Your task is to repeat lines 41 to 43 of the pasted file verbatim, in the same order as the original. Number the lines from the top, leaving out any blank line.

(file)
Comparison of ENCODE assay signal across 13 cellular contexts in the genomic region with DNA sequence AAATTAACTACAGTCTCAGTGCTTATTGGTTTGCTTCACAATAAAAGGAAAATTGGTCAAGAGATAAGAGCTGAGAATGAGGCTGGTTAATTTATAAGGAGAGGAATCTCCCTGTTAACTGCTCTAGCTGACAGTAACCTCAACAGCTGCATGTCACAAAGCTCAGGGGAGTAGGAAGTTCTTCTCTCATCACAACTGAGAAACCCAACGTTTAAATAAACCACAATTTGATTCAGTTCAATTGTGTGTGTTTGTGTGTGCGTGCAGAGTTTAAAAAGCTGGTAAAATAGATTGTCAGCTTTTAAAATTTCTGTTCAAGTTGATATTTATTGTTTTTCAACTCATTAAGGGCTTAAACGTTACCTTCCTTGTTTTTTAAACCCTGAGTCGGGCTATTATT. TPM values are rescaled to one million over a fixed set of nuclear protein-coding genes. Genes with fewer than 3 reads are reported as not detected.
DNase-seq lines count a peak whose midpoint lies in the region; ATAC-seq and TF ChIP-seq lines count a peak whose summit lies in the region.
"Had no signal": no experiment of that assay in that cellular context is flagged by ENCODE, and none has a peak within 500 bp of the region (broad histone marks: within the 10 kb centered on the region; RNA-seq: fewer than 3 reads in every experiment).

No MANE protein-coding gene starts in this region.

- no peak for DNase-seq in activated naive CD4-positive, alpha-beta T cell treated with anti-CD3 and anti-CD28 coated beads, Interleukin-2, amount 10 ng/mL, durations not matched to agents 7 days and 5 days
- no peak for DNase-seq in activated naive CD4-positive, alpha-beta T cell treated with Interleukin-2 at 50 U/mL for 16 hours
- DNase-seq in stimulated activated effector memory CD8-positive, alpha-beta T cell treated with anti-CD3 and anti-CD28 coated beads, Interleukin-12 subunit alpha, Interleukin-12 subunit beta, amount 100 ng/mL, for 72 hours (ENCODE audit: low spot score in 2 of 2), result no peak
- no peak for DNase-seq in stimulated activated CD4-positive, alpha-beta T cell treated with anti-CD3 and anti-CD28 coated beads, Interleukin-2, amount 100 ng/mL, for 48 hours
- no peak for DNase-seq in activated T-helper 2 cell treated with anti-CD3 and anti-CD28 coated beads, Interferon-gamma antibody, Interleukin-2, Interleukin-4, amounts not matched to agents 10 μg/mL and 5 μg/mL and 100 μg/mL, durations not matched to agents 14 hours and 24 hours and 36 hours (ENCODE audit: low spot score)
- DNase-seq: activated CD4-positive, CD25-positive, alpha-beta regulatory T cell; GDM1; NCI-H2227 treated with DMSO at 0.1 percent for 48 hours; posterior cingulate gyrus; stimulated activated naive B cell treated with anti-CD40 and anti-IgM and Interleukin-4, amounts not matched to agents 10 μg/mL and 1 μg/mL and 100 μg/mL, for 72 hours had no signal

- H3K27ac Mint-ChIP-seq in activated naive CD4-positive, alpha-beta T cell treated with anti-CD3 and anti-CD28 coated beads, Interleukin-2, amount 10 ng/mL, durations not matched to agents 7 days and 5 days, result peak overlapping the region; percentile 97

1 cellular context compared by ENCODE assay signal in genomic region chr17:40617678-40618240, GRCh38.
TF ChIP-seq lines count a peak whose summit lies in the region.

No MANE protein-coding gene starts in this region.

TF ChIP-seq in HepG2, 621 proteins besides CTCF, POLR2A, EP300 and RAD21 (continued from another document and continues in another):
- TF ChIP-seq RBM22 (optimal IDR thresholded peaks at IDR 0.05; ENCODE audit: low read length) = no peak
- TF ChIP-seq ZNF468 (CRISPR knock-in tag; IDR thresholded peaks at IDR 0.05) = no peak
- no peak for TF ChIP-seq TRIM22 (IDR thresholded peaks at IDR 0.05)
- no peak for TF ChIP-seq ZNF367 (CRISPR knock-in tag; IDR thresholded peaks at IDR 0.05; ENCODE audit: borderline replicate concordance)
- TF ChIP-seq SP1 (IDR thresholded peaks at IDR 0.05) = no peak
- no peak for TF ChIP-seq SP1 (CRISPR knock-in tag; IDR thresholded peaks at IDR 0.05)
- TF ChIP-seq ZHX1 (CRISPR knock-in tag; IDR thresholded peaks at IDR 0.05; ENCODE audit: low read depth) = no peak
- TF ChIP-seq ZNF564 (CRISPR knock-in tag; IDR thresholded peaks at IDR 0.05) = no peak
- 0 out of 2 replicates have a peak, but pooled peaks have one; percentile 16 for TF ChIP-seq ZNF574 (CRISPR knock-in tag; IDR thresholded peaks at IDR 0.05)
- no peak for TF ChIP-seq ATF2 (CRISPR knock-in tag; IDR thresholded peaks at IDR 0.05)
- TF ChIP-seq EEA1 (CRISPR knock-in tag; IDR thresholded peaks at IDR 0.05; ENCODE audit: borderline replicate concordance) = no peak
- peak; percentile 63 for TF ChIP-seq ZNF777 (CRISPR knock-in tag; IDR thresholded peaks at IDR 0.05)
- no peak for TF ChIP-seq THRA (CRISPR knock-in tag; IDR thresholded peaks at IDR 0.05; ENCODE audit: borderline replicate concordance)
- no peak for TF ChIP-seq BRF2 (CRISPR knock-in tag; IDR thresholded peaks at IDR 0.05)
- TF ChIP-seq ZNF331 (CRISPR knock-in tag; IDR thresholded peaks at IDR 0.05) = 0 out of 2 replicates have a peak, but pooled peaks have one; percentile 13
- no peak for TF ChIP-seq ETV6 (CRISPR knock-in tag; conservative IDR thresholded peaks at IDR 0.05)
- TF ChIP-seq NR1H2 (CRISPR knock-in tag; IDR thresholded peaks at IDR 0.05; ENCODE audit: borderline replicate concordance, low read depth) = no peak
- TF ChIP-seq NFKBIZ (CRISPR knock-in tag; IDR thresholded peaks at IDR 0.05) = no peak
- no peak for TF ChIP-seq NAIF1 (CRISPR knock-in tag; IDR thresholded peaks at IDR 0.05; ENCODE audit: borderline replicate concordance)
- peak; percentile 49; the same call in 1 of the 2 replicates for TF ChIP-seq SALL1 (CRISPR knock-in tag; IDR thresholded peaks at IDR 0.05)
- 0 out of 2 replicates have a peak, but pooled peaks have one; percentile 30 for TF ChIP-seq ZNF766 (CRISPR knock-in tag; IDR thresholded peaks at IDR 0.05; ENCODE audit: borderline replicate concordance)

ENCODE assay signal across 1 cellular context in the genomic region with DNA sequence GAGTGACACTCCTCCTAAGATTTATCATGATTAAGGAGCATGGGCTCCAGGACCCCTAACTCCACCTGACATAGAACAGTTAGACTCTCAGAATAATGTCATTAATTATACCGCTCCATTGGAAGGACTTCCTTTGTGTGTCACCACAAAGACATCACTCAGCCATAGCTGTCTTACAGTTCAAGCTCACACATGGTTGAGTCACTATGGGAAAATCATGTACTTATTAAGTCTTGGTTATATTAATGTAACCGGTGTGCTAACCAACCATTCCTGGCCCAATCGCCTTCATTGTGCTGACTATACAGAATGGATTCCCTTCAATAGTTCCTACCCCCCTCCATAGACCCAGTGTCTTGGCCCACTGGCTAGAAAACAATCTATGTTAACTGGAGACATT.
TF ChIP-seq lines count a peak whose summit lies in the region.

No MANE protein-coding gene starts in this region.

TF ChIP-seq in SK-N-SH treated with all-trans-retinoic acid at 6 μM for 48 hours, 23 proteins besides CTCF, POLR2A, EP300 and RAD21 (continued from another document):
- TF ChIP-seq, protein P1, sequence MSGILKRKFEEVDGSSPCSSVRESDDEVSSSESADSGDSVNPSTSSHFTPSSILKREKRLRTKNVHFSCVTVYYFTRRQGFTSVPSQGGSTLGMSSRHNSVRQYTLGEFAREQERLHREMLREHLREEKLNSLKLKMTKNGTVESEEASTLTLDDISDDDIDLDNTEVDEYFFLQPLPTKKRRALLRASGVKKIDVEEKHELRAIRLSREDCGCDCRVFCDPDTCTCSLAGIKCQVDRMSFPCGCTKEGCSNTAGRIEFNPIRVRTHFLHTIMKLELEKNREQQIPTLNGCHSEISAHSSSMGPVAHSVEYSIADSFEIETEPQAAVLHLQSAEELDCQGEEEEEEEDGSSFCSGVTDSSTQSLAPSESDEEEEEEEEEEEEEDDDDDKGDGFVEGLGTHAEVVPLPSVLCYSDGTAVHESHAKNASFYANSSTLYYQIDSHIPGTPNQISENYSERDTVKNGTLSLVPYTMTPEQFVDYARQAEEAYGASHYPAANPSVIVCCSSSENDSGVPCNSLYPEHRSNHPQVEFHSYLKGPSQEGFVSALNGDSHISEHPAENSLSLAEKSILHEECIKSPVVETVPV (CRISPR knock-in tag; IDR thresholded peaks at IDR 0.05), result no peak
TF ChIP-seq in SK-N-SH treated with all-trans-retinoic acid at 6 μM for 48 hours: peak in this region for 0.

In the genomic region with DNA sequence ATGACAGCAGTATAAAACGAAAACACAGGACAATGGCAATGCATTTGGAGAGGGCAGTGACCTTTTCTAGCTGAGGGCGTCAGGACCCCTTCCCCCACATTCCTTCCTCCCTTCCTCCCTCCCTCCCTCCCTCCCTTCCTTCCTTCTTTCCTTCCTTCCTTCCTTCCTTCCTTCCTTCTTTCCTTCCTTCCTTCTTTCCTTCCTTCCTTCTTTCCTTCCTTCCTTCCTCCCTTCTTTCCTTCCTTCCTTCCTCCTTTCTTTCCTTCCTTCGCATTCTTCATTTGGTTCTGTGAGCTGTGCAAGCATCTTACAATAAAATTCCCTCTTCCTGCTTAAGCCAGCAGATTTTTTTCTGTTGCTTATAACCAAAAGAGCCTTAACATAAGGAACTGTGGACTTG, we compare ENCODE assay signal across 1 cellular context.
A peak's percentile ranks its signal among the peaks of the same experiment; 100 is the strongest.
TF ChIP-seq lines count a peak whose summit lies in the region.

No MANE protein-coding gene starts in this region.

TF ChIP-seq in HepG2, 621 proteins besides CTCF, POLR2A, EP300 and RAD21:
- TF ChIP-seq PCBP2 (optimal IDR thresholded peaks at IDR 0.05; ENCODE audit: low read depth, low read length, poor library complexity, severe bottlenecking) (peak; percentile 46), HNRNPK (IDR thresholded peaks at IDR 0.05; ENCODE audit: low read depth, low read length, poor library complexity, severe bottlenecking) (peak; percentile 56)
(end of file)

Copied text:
- TF ChIP-seq, protein P1, sequence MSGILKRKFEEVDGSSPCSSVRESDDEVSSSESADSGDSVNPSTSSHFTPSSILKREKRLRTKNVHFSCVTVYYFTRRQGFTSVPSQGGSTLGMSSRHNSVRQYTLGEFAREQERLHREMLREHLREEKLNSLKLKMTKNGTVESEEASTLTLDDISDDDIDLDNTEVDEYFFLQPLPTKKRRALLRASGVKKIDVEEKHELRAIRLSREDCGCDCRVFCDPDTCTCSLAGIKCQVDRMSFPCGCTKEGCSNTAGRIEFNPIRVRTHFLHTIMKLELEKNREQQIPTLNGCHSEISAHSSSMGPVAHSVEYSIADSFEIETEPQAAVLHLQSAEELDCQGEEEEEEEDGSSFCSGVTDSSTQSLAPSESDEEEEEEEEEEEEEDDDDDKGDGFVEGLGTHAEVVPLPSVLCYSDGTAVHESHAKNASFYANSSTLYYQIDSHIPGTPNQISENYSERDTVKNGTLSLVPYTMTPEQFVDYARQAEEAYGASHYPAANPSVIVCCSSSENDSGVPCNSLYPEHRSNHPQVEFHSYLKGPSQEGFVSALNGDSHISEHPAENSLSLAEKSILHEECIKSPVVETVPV (CRISPR knock-in tag; IDR thresholded peaks at IDR 0.05), result no peak
TF ChIP-seq in SK-N-SH treated with all-trans-retinoic acid at 6 μM for 48 hours: peak in this region for 0.

In the genomic region with DNA sequence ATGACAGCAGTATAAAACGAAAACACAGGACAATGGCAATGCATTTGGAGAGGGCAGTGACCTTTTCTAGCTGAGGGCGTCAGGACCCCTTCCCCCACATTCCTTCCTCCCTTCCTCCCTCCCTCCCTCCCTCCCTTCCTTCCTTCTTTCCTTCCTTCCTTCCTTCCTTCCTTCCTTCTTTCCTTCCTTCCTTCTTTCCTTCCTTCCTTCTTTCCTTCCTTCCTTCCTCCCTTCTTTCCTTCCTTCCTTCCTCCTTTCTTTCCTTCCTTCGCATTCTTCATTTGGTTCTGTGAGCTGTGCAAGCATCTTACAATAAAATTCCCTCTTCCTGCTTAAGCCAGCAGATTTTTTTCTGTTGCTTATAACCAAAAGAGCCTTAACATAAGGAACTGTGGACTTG, we compare ENCODE assay signal across 1 cellular context.